Yahoo reported better-than-expected quarterly adjusted profit on Tuesday, positive news for the beleaguered company whose deal to sell its core business to Verizon has been shaken by a massive data breach.
Verizon’s general counsel said last week that the hack, which affected at least 500 million email accounts in 2014, could have a material impact, possibly allowing Verizon to withdraw from the $4.83 billion deal.
Revenue from Mavens – the mobile, video, native and social advertising units that Chief Executive Marissa Mayer touts as its emerging businesses – rose 24.2% to $524 million.
Gross search revenue fell 14.1% to $752.5 million.
Yahoo’s shares were up marginally in extended trading.
Verizon plans to combine Yahoo’s search, email and messenger assets as well as advertising technology tools with its AOL unit, which it bought last year for $4.4 billion.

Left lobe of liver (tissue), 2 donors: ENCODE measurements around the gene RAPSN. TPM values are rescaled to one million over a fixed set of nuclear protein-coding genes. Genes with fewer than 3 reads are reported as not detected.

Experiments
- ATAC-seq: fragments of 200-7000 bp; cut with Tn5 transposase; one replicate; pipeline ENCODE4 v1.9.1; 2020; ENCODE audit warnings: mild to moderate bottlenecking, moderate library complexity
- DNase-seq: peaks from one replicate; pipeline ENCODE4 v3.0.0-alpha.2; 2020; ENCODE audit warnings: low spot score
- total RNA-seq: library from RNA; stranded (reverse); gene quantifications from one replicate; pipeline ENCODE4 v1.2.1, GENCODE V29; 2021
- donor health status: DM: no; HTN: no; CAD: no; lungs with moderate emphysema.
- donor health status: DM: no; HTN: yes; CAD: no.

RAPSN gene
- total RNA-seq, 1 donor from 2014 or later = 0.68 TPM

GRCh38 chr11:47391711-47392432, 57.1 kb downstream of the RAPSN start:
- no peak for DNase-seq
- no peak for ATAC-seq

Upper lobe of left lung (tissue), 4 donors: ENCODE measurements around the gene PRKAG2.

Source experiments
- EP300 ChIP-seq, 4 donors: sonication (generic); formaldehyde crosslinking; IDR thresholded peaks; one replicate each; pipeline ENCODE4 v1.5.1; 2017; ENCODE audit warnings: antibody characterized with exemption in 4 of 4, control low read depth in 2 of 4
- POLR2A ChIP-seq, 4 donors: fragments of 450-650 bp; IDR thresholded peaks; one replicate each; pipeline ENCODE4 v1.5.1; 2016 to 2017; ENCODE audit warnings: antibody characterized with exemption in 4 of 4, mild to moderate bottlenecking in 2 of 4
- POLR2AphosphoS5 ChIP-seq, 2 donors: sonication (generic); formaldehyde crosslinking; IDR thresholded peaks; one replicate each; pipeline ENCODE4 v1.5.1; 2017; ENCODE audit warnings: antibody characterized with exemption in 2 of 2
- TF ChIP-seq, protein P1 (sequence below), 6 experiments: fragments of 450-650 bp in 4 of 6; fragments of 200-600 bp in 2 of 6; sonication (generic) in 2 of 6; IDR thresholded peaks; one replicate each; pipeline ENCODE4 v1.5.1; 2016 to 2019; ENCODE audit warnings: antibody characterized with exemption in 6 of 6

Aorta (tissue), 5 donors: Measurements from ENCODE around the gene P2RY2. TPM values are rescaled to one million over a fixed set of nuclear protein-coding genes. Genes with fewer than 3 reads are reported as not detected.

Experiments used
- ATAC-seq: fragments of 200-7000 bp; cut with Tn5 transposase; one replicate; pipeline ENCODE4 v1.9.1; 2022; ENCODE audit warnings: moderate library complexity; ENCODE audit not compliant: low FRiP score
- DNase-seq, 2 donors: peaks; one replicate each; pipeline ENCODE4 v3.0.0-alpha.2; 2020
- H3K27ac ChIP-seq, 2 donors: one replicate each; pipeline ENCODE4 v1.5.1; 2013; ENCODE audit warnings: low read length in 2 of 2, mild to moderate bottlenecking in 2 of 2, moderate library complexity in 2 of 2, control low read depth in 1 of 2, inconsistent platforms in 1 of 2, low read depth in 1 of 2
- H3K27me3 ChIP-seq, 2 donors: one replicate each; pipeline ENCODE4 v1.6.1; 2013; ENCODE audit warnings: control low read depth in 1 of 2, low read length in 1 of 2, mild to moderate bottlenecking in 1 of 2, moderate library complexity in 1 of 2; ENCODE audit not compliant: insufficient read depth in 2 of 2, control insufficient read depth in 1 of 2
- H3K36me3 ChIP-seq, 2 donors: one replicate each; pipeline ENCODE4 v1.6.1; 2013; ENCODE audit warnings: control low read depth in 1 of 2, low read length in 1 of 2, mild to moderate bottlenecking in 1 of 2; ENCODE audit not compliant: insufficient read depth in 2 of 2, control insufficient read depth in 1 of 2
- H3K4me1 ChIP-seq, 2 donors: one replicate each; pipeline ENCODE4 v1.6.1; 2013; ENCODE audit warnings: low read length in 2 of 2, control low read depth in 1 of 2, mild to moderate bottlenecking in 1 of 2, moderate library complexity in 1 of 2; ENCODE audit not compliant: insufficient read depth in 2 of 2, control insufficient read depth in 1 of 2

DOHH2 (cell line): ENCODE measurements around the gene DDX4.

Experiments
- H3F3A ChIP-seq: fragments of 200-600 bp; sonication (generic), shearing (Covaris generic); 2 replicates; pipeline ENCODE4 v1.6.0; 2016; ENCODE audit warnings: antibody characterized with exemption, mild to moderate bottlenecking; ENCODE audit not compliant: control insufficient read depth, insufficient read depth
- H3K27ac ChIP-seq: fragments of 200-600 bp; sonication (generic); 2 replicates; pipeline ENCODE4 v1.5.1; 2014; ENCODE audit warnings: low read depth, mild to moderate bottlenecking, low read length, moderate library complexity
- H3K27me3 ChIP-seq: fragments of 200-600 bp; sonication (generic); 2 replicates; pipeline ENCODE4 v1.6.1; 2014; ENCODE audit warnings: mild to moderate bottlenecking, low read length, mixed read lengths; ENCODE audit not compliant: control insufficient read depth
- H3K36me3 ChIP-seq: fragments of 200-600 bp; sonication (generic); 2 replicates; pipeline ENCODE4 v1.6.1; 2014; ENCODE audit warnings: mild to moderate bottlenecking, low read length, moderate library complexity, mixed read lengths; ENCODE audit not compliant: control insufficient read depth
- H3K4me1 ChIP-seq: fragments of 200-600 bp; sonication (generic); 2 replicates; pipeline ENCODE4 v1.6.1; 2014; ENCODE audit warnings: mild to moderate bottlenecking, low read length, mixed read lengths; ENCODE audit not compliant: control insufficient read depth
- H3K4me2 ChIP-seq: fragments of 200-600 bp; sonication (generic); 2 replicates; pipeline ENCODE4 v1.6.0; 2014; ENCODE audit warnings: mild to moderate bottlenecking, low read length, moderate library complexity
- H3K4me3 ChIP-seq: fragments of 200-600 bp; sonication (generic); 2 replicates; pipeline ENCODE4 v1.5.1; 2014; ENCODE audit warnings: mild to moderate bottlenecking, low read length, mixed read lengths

The deal would transform Yahoo into a holding company, with a 15% stake in Chinese e-commerce company Alibaba Group Holding Ltd and a 35.5% interest in Yahoo Japan as well as Yahoo’s convertible notes, certain minority investments and its non-core patents.
The deal is expected to close in early 2017, after which Yahoo plans to change its name and become a publicly traded investment company.
Yahoo’s revenue rose 6.5% to $1.31 billion in the third quarter ended Sept. 30, beating the average analyst estimate of $1.30 billion, according to Thomson Reuters I/B/E/S.
After deducting fees paid to partner websites, revenue fell to $857.7 million from $1 billion.
Net income attributable to Yahoo rose to $162.8 million, or 17 cents per share, from $76.3 million, or 8 cents per share, a year earlier.
Excluding items, the company earned 20 cents per share, beating the average estimate of 14 cents.
Yahoo said on Friday it would not hold a call or webcast after the release of the results, citing the Verizon deal.